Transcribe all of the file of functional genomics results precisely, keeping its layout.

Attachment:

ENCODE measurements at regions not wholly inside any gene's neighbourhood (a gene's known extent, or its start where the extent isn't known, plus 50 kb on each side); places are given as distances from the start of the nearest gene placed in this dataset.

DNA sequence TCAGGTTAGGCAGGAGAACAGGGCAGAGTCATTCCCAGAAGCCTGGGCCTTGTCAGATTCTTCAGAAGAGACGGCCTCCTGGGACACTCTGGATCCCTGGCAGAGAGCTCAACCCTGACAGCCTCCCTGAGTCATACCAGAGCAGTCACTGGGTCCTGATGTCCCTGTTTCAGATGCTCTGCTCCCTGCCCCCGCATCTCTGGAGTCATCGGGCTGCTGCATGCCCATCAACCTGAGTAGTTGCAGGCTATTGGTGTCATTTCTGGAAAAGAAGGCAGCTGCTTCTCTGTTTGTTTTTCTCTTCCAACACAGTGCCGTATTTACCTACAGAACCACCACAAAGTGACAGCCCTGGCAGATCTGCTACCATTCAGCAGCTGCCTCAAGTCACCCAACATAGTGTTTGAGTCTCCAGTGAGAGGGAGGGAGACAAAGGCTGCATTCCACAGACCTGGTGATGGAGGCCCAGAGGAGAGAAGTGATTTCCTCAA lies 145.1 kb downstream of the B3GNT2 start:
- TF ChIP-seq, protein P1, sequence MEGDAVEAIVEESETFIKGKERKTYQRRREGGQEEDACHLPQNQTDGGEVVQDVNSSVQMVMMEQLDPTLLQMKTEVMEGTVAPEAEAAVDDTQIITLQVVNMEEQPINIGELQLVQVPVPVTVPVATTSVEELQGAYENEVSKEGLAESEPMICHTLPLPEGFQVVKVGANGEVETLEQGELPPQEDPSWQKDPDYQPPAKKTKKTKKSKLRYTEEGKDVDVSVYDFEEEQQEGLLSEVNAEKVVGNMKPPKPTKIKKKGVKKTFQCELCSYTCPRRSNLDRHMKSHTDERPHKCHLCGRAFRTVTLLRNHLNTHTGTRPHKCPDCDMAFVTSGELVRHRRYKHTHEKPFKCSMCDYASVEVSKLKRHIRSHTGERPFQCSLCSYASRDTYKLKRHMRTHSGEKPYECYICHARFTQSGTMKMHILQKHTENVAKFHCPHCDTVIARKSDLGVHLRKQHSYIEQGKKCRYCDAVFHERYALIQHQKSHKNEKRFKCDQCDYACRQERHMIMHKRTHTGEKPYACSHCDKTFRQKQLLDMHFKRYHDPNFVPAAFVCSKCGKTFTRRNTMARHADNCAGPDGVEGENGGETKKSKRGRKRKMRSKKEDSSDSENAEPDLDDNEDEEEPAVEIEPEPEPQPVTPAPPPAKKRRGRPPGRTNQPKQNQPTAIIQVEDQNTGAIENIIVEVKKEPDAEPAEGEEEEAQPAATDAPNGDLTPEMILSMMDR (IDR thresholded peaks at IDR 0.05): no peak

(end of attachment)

ENCODE measurements at regions not wholly inside any gene's neighbourhood (a gene's known extent, or its start where the extent isn't known, plus 50 kb on each side); places are given as distances from the start of the nearest gene placed in this dataset.

DNA sequence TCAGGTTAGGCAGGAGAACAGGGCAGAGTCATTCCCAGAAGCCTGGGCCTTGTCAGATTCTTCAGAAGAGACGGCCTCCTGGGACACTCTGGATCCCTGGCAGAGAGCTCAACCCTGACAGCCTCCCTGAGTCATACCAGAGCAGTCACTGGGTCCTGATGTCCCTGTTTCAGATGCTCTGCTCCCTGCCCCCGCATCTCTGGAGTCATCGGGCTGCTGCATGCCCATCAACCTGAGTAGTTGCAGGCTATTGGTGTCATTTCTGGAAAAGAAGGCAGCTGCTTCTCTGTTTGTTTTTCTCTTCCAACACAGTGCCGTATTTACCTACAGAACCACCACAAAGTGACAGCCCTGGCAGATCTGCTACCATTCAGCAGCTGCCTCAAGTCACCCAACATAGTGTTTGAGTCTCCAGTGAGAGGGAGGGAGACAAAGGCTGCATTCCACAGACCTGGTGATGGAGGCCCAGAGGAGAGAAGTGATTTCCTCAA lies 145.1 kb downstream of the B3GNT2 start:
- TF ChIP-seq, protein P1, sequence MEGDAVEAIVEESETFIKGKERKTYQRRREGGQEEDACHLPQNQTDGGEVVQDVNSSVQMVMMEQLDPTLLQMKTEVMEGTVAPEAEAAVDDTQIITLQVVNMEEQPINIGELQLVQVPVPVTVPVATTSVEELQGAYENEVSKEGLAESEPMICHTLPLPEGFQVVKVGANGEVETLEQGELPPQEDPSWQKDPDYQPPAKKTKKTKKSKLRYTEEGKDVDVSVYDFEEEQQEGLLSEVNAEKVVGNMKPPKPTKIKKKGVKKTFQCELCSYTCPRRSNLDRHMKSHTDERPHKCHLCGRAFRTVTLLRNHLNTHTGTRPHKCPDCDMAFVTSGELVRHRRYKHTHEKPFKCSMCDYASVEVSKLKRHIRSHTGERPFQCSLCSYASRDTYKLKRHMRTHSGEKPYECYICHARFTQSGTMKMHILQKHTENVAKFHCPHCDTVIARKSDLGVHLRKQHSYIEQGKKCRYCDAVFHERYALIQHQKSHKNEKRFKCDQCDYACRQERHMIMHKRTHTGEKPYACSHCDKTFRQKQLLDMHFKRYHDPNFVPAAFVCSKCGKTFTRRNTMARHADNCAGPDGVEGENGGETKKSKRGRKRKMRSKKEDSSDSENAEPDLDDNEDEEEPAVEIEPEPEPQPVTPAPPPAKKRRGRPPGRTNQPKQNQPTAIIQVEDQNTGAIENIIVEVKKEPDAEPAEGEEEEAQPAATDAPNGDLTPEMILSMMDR (IDR thresholded peaks at IDR 0.05): no peak